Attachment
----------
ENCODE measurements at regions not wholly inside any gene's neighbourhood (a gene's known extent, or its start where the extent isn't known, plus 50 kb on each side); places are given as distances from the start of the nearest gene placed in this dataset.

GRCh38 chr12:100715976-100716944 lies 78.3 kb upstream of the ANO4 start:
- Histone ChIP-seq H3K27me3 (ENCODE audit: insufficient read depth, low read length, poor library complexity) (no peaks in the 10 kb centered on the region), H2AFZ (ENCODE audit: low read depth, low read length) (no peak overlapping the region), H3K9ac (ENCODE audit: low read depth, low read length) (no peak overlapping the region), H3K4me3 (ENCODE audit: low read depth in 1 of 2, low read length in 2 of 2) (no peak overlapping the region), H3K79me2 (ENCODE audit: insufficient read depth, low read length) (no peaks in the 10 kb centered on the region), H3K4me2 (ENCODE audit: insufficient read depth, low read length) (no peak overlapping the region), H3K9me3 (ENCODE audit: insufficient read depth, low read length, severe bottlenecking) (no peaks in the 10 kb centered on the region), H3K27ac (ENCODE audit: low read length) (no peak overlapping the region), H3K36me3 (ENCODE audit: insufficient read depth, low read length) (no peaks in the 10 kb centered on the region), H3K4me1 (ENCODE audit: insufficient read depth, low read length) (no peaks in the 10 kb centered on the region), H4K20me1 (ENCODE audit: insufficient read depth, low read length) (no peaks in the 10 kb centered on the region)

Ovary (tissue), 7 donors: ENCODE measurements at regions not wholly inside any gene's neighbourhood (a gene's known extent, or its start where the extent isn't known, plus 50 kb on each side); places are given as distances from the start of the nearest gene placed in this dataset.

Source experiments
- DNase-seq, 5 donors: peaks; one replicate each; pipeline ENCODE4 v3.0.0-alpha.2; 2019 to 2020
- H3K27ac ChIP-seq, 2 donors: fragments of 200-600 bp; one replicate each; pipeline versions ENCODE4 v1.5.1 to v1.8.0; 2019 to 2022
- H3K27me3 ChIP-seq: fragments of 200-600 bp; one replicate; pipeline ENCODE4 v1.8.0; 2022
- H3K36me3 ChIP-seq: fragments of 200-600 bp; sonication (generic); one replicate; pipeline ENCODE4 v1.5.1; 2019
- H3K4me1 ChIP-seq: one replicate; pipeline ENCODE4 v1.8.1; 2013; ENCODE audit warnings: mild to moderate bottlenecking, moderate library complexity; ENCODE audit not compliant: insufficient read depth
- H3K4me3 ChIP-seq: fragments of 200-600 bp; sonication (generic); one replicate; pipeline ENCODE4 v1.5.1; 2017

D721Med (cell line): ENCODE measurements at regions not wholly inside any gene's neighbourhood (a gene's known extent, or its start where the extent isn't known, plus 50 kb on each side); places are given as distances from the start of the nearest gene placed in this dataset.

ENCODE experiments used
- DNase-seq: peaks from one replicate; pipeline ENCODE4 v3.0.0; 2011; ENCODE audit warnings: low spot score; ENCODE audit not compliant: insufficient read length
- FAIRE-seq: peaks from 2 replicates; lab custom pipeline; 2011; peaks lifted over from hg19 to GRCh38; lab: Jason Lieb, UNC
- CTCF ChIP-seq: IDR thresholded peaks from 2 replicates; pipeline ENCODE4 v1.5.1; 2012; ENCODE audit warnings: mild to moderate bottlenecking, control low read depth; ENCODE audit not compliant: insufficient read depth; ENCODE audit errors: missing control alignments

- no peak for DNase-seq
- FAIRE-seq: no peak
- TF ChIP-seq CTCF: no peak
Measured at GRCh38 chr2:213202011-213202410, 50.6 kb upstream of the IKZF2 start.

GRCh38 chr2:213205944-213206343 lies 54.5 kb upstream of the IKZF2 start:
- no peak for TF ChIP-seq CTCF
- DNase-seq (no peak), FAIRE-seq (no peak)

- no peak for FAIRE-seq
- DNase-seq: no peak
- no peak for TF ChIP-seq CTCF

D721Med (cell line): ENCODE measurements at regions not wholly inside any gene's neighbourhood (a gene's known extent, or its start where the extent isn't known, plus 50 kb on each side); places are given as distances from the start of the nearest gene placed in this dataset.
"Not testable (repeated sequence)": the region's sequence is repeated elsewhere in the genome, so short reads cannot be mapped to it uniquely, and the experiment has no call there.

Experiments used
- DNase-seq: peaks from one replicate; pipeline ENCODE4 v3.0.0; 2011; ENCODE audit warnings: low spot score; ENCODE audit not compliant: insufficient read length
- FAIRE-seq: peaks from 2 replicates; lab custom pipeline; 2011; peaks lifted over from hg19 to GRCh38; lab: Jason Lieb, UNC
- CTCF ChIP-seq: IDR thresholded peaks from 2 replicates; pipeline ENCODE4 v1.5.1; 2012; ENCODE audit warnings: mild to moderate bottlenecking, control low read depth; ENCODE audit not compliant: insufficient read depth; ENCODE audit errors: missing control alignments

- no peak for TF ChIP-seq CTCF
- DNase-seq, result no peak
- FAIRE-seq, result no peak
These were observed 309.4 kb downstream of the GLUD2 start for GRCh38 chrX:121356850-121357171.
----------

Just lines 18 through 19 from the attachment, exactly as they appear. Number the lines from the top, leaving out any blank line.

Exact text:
- FAIRE-seq: no peak
- TF ChIP-seq CTCF: no peak